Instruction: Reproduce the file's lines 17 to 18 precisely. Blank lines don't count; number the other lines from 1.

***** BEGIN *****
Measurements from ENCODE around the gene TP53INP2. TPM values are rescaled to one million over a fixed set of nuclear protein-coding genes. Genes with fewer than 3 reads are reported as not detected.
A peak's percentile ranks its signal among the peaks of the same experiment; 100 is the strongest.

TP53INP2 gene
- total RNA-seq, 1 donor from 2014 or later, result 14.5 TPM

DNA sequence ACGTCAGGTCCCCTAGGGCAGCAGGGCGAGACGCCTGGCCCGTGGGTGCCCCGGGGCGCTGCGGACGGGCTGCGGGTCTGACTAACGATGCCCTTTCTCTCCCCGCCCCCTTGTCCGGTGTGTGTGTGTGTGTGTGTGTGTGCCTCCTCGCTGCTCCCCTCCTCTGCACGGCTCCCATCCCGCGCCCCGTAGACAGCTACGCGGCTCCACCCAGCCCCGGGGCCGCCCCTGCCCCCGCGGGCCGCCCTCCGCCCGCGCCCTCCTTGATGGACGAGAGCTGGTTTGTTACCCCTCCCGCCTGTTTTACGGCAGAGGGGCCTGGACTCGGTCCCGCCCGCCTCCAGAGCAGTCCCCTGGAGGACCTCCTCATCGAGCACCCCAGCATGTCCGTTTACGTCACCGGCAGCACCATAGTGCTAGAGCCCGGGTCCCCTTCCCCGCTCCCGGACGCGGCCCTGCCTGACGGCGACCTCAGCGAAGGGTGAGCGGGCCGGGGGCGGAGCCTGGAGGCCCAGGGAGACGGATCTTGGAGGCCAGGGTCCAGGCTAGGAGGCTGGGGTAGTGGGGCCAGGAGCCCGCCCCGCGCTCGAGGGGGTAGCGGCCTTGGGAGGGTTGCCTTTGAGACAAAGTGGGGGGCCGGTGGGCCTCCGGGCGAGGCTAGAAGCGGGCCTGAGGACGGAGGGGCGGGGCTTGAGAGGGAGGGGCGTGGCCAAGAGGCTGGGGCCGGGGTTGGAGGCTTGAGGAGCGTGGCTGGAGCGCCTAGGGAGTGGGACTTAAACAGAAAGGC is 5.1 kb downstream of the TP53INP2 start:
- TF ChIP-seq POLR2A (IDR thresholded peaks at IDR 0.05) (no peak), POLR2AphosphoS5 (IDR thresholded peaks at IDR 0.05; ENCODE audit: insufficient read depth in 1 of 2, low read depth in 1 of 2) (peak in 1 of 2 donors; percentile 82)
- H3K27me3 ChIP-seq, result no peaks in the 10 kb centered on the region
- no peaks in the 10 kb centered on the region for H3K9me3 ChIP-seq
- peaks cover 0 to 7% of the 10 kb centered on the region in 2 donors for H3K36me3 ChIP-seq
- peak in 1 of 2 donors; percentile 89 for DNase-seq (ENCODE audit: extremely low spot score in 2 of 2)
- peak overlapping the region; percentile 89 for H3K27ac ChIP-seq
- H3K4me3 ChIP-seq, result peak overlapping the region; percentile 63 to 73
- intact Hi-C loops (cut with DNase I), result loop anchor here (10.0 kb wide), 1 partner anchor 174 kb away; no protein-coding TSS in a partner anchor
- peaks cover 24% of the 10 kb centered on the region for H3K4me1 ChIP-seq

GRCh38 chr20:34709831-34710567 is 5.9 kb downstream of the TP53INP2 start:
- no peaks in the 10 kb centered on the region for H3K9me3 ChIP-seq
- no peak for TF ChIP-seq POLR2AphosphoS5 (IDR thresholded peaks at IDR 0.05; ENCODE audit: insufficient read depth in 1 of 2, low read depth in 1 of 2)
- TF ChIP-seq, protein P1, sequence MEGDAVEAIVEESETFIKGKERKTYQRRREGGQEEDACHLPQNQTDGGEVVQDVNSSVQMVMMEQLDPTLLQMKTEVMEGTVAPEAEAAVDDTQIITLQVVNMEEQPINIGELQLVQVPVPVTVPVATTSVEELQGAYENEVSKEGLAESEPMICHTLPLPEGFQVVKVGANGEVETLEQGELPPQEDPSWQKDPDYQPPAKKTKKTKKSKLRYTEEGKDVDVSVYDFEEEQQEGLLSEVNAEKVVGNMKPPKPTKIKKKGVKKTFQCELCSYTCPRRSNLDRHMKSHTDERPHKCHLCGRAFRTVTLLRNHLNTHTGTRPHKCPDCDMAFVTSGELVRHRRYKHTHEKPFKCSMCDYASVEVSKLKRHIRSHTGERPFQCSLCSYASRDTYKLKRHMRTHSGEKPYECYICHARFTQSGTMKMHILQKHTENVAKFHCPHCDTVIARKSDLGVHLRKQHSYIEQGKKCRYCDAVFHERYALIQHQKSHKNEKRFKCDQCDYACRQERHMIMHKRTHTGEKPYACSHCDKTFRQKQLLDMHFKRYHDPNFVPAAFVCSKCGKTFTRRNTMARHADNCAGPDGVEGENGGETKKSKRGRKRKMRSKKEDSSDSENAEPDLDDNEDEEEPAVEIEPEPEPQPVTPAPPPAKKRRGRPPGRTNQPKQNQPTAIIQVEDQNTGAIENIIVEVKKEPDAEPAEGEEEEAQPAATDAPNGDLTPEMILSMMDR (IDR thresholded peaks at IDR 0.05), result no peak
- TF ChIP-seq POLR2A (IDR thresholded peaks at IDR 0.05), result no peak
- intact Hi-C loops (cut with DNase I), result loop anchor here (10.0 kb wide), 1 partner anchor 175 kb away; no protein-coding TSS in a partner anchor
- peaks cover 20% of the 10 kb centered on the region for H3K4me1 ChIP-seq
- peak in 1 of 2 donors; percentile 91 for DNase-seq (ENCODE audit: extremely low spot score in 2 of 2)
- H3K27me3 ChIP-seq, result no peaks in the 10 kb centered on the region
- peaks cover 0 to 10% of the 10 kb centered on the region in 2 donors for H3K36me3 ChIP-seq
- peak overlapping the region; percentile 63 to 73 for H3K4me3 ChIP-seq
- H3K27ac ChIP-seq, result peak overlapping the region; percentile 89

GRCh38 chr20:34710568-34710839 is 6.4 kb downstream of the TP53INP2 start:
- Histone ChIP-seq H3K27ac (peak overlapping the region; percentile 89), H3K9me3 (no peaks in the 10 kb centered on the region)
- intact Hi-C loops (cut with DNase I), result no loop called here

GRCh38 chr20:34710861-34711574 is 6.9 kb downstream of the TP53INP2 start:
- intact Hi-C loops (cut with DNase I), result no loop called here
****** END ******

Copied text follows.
- no peak for TF ChIP-seq POLR2AphosphoS5 (IDR thresholded peaks at IDR 0.05; ENCODE audit: insufficient read depth in 1 of 2, low read depth in 1 of 2)
- TF ChIP-seq, protein P1, sequence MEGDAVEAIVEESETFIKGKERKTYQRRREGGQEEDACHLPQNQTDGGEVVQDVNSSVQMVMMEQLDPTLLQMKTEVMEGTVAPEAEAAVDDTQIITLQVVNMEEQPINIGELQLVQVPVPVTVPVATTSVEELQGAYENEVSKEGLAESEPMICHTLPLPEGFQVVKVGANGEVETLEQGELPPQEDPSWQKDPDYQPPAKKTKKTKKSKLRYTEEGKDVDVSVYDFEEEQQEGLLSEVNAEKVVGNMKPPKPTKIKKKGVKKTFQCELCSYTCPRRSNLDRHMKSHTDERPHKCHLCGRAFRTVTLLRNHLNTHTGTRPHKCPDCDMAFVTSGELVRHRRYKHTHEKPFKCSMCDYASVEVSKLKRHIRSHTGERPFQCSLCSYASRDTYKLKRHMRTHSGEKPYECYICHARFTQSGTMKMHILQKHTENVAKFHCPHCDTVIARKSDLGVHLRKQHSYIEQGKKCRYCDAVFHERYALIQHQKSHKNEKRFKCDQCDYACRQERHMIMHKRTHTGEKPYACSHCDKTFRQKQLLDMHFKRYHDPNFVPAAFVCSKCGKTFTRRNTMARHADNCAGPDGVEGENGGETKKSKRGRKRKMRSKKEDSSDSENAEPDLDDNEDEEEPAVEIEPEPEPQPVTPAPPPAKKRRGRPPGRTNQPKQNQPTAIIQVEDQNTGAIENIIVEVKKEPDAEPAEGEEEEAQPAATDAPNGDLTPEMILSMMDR (IDR thresholded peaks at IDR 0.05), result no peak